Ripple and Blow
I am feeling
Too much these days
Clients yell at me
I yell at others
Too many stones
Causing too many
Too many grasses
Too many people
I went back to work. After two years off, managing our local Bishop’s Storehouse, I wanted to go back. I felt I still had more in me. I got my master’s degree at 51, and felt I wasn’t done. I missed working with families. After only two weeks I wrote the poem.
Before my return, my co-workers said, “I’ll give you six months.” They said things were crazy, in ways hard to explain. But the caseloads seemed fine. I had handled double that caseload during a really bad spell. Now I understand. After two years of pandemic, political division, invasion and death, people have just had it. Our collective nerves are shot.
Even in difficult situations, I am used to connecting and having good relationships with clients. That may happen, is beginning to happen, but at least at first, everyone I talked to had HAD IT. As staff left in droves, calls went unreturned, or worse, onto an answering machine no longer manned, but with no message letting you know, or me know, as I tried to track down where missing checks had gone awry. Processes slowed, the Courts closed, adoptions halted.
One family has been waiting years to complete the adoption of their son because he was undocumented when he came into foster care and keeping volunteer lawyers and diplomats and clerks and regular office protocols and policies in place flew off the rails mid 2020 and hasn’t found its way back yet. Even with the best temperament, that is a long time to have someone coming to your house monthly and needing Court approval for any vacation plans, even if they are always approved.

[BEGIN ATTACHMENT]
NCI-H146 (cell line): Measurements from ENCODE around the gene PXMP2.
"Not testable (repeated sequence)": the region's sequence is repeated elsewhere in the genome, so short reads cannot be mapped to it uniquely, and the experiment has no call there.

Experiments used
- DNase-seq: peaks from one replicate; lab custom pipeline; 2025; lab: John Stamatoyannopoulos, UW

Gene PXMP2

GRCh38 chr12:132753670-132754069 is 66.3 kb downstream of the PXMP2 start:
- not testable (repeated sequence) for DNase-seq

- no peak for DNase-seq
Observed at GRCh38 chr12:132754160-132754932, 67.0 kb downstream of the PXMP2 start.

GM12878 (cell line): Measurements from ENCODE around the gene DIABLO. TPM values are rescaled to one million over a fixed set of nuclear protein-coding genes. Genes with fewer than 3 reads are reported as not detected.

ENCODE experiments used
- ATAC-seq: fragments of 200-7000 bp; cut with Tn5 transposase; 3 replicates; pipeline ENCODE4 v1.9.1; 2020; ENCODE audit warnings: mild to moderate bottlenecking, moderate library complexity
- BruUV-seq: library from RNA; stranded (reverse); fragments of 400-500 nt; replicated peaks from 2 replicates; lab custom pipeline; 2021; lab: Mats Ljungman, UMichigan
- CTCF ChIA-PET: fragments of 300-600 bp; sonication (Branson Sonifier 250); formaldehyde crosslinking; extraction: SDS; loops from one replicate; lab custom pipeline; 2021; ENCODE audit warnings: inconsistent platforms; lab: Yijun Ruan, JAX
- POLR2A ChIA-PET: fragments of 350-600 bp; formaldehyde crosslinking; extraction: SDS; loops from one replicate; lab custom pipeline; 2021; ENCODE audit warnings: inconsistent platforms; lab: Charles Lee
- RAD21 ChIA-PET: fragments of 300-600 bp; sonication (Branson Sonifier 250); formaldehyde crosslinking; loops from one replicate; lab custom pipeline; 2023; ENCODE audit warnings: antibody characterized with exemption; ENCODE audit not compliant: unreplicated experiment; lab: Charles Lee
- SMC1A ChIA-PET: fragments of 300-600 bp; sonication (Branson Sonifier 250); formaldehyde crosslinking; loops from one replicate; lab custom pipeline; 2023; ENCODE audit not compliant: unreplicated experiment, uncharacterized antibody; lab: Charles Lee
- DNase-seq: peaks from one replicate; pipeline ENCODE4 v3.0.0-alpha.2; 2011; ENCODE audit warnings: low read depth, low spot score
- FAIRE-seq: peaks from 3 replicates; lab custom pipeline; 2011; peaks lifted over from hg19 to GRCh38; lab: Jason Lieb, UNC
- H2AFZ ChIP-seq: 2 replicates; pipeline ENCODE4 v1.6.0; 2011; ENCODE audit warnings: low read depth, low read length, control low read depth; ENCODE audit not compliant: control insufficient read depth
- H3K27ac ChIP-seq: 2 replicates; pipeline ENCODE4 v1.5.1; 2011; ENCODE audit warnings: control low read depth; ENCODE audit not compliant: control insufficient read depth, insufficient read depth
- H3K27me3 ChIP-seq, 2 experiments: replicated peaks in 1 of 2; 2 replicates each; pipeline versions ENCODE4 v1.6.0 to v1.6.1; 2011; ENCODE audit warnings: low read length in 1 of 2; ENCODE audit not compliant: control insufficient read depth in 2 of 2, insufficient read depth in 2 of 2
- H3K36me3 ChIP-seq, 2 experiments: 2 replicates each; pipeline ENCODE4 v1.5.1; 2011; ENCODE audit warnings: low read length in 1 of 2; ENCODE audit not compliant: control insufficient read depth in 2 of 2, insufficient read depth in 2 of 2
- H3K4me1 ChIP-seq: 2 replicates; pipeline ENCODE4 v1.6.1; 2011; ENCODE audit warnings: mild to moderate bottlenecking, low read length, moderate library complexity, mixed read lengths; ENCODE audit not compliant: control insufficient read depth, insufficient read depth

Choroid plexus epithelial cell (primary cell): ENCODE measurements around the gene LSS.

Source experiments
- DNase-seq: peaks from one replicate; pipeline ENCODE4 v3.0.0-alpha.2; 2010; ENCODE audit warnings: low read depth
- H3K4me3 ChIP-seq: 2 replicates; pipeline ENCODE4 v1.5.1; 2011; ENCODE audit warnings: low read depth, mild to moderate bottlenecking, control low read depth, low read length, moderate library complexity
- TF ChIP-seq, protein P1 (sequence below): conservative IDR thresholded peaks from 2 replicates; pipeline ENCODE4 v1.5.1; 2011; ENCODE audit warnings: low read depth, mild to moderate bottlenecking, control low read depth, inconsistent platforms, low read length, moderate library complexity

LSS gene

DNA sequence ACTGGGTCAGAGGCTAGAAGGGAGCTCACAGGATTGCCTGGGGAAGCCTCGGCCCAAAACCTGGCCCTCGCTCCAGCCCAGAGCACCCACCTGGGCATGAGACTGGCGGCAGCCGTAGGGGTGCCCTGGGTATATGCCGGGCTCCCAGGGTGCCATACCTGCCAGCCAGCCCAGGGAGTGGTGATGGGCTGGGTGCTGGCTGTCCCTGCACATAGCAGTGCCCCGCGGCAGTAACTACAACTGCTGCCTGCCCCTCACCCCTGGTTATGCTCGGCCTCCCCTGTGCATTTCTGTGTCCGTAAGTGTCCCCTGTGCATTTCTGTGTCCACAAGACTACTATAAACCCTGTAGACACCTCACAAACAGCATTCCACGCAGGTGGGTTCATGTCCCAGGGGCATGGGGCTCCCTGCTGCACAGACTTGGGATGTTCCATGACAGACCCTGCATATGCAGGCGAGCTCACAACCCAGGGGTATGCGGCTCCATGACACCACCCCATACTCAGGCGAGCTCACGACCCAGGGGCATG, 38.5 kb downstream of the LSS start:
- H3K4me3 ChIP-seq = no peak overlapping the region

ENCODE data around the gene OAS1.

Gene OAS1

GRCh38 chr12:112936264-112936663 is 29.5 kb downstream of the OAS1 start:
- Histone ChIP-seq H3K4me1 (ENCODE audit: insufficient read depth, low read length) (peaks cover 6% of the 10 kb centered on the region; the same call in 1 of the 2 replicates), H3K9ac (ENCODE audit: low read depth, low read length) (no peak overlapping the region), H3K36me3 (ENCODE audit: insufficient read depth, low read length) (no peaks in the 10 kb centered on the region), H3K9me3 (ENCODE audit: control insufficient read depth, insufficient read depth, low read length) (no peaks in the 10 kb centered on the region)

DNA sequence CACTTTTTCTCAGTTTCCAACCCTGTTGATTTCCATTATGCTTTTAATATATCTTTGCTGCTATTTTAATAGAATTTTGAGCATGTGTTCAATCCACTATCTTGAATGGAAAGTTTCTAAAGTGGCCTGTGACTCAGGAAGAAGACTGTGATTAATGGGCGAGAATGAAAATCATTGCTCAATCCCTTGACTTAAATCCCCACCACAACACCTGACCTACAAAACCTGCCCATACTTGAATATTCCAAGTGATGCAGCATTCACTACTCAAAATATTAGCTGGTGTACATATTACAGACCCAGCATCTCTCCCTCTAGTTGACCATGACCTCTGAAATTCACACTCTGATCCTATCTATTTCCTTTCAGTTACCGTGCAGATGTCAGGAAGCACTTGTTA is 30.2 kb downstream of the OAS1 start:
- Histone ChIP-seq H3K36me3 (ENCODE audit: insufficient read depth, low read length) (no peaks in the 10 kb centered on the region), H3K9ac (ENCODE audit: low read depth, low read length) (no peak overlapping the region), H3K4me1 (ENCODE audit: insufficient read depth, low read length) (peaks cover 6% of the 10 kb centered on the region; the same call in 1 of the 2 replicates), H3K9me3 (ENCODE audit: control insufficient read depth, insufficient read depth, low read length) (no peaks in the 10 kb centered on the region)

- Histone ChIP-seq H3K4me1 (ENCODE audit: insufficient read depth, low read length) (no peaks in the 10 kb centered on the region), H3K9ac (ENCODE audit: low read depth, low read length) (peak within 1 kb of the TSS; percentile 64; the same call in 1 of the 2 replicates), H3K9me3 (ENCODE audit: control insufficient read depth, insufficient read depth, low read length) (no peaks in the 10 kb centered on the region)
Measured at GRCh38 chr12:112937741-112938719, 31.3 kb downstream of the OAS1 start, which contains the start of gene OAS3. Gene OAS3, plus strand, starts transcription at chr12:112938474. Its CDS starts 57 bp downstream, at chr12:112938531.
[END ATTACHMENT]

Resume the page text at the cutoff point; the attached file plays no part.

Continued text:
When people yell at me about their cases, I try to remember they are upset about really important stuff, like what is happening with their family, while I just lost it talking to the airline customer service person about a change in my flight. I try to give grace and space. To all of us.
I often wake up with a knot in my stomach, sometimes identifiable, but most times, ambiguous. Is this happening to you? I run through work problems in my head and when none jump out, I wonder what I am anxious about today. Maybe it’s the war in Ukraine, or gas prices, or new technologies or policies or the heat.
I’m ready to sing, “Happy Days are Here Again.” Looking it up, I found it ironic it was FDR’s campaign song in 1932. I thought it came after WWII or the Depression, not at the beginning of a decade and a half slog of misery. Ugh, this could take awhile.
Photo credit: Laura Cannon McCarrey Photography on instagram @lauramccarreyphoto